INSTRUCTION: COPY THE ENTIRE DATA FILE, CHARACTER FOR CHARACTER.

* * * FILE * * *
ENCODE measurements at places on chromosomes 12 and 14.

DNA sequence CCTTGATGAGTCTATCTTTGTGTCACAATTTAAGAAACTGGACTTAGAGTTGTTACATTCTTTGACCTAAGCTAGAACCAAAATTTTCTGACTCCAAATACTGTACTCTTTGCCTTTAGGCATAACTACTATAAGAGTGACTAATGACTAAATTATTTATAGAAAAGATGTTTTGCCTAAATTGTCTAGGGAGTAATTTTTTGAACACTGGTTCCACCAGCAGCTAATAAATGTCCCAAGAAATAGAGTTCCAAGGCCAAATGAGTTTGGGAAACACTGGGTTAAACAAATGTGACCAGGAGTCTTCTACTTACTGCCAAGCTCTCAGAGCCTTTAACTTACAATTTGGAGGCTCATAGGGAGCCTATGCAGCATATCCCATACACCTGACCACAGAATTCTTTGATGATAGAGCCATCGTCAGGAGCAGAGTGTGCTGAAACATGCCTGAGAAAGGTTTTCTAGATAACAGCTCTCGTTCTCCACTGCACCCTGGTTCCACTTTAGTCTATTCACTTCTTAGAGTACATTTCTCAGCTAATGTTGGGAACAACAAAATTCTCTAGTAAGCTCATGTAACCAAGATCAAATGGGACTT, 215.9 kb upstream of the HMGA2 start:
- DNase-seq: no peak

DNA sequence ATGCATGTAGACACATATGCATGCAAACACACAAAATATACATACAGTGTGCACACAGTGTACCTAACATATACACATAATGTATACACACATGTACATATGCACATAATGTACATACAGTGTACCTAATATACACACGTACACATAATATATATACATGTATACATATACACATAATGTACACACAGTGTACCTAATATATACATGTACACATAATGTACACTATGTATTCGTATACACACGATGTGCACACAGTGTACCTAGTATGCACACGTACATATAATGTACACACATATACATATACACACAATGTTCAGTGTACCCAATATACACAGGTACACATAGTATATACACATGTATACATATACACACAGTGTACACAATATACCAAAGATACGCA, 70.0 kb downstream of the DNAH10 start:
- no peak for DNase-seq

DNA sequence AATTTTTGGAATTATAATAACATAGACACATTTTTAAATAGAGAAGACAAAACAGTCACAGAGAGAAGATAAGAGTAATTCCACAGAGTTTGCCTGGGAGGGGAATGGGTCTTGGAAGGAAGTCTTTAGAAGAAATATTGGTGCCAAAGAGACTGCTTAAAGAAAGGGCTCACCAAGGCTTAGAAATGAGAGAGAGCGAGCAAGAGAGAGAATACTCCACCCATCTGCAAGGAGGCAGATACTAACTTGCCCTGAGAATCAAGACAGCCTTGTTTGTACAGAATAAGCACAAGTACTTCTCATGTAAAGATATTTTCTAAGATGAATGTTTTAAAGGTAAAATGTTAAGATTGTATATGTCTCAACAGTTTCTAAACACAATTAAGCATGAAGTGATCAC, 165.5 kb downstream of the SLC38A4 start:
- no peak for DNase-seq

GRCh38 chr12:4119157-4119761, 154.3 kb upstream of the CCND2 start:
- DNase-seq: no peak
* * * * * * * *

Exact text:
ENCODE measurements at places on chromosomes 12 and 14.

DNA sequence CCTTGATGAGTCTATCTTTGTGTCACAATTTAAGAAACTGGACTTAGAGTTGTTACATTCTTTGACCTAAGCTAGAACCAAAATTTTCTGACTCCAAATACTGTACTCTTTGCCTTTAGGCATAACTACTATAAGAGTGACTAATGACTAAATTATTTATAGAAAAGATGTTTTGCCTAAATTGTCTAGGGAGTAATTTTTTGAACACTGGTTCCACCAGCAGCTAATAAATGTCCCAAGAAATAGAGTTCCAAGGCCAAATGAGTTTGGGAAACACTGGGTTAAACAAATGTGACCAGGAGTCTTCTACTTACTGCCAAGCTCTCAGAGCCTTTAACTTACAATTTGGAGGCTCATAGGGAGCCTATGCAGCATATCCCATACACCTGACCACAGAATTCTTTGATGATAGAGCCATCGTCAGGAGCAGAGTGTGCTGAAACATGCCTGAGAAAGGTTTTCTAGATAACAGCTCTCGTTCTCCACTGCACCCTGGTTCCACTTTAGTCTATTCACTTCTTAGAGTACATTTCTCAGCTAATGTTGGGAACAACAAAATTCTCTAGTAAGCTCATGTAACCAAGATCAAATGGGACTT, 215.9 kb upstream of the HMGA2 start:
- DNase-seq: no peak

DNA sequence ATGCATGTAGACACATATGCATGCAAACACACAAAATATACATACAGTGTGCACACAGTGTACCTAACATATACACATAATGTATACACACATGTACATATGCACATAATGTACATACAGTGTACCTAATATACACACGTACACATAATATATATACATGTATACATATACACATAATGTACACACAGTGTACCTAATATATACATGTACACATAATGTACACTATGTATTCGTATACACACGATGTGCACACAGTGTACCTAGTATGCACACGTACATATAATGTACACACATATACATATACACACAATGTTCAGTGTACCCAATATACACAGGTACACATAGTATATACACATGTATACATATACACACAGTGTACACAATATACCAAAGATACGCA, 70.0 kb downstream of the DNAH10 start:
- no peak for DNase-seq

DNA sequence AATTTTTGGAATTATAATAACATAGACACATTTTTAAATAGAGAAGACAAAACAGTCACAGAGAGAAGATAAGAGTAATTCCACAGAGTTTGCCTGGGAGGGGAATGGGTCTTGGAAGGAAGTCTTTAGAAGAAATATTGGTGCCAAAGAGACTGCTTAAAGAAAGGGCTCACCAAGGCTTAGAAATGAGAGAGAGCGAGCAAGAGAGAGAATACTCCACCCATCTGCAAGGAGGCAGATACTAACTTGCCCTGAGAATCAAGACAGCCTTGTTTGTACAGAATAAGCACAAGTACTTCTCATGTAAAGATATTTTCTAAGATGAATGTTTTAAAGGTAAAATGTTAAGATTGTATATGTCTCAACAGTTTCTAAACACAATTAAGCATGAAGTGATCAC, 165.5 kb downstream of the SLC38A4 start:
- no peak for DNase-seq

GRCh38 chr12:4119157-4119761, 154.3 kb upstream of the CCND2 start:
- DNase-seq: no peak